server using either IPv4 or IPv6 transport.  In either case it
      sends both an A and an AAAA query.  Since the assumption is that
      FQDN being resolved has only A RR defined, host should always
      resolve IPv4 address only of the server.  It will initiate the
      session from its IPv4 stack.

   o  With a DNS64 server, the response to a query is different since it
      will include the synthesized AAAA record rather than A record
      only.  As the consequence, according to [RFC6724] the host may
      initiate the session from its IPv6 stack and such session will be
      forwarded via NAT64 translation device.

   IPv6-only host behavior:

   o  With a normal DNS server, IPv6-only host sends an AAAA query to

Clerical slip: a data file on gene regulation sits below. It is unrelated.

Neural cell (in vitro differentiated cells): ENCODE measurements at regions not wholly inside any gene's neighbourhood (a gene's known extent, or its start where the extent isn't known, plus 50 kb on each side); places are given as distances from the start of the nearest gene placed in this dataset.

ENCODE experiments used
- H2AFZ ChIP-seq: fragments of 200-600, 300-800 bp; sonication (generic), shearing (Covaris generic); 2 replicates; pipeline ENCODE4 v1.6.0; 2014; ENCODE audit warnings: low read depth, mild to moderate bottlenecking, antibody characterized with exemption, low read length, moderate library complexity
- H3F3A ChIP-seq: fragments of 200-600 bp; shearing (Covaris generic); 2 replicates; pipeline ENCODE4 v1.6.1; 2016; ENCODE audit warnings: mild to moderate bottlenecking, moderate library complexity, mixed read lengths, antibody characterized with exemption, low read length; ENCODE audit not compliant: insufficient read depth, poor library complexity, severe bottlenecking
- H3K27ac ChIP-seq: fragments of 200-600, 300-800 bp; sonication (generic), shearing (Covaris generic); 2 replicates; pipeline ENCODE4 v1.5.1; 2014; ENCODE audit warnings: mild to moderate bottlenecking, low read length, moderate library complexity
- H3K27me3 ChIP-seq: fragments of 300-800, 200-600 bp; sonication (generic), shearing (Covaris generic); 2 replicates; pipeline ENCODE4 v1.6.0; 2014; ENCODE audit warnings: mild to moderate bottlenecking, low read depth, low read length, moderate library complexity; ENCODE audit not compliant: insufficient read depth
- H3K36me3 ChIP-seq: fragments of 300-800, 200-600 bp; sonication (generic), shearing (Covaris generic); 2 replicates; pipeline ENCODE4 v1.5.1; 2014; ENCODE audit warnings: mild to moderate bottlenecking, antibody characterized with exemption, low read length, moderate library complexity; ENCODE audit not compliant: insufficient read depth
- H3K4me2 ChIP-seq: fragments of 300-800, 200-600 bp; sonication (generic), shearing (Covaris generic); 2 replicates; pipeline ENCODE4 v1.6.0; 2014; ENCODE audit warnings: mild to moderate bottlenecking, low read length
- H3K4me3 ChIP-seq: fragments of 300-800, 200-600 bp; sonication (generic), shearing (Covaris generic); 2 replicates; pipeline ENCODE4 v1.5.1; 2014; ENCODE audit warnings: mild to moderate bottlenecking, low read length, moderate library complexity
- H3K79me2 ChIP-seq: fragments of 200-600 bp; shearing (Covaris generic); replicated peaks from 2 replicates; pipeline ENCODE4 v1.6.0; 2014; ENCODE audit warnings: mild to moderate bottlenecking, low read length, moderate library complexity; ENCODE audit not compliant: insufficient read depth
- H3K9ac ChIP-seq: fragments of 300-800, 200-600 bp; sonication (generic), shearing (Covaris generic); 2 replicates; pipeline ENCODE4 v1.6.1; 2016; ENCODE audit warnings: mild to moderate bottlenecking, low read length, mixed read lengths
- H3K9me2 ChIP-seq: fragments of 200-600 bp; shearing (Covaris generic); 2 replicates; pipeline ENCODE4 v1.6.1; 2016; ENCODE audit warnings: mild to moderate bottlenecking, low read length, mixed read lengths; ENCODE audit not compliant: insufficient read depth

DNS server using IPv6 transport.  Host will not resolve the FQDN
      of IPv4-only server since there is no AAAA RR defined.

   o  With a DNS64 server, IPv6-only host should receive synthesized
      AAAA response based on the A record DNS64 received from the
      authoritative server.  IPv6 session will be established through
      NAT64 translation device.

   It is possible that Service Provider will add separate DNS server
   specifically to run DNS64 extensions and leave another DNS server
   unchanged.  In such case, the name resolution outcome of the dual-
   stack host may be dependant on which DNS server is being contacted.

   o  If dual-stack host sends request over IPv4 transport, the request